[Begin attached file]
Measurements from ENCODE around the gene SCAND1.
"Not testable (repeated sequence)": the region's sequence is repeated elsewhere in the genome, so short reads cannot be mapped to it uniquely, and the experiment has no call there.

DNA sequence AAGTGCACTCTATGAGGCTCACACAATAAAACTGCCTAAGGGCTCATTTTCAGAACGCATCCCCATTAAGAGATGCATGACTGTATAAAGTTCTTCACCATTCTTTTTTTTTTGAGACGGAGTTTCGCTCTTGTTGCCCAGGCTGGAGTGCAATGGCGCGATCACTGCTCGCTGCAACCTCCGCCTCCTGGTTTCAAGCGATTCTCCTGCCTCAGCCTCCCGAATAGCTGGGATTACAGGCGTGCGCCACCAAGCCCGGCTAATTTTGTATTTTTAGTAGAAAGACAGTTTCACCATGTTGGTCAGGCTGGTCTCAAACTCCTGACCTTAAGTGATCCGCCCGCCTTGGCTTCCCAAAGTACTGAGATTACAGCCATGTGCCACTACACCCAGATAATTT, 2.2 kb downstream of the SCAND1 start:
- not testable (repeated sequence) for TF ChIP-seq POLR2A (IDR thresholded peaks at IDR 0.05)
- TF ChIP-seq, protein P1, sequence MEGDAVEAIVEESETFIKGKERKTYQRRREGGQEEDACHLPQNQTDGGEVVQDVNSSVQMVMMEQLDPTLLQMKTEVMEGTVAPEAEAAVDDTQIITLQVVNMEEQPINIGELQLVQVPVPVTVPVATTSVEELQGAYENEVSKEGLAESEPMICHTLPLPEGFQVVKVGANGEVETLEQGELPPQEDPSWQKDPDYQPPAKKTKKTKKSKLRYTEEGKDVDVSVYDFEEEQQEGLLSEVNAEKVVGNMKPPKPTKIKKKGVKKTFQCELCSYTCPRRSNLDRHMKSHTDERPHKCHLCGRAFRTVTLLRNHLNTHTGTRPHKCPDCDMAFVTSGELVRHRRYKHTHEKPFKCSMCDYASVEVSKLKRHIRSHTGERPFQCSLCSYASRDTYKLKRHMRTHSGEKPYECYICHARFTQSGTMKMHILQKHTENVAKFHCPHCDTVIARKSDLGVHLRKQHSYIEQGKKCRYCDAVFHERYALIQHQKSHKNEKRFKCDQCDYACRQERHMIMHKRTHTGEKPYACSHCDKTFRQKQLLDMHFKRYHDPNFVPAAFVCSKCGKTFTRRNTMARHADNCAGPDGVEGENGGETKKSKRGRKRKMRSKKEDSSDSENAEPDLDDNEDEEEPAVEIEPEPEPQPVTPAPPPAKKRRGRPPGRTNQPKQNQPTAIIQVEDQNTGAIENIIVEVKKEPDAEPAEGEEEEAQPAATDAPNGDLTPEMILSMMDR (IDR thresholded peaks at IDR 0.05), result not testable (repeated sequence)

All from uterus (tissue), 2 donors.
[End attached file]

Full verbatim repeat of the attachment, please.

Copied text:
Measurements from ENCODE around the gene SCAND1.
"Not testable (repeated sequence)": the region's sequence is repeated elsewhere in the genome, so short reads cannot be mapped to it uniquely, and the experiment has no call there.

DNA sequence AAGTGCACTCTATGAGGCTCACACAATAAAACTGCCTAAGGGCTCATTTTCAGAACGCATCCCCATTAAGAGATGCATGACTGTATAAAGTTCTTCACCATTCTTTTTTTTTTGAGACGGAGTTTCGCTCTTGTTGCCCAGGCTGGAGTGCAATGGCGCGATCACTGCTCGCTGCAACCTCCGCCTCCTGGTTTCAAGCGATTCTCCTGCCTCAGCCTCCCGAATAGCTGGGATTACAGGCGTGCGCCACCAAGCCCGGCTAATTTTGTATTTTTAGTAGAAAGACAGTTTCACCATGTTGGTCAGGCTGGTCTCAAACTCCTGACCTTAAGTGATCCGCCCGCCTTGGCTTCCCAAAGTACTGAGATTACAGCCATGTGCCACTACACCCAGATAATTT, 2.2 kb downstream of the SCAND1 start:
- not testable (repeated sequence) for TF ChIP-seq POLR2A (IDR thresholded peaks at IDR 0.05)
- TF ChIP-seq, protein P1, sequence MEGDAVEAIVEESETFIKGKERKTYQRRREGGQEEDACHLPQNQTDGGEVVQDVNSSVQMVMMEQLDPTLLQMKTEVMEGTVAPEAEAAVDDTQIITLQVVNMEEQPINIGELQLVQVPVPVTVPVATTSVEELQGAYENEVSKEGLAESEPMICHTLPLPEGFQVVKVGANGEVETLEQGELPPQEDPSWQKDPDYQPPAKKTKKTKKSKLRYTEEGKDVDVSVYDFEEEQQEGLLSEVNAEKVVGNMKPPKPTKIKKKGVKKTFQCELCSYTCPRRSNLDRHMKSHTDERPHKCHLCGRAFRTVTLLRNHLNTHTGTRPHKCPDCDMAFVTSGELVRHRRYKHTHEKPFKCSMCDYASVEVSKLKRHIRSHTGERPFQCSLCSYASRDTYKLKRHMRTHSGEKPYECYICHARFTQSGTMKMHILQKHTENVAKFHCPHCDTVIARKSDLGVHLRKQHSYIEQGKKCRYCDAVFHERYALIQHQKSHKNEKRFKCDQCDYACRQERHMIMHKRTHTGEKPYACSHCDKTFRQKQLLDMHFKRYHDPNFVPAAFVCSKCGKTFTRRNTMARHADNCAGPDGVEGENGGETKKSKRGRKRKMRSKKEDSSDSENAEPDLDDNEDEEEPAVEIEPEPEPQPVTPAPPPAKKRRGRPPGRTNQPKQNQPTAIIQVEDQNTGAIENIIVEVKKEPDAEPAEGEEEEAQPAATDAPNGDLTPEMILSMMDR (IDR thresholded peaks at IDR 0.05), result not testable (repeated sequence)

All from uterus (tissue), 2 donors.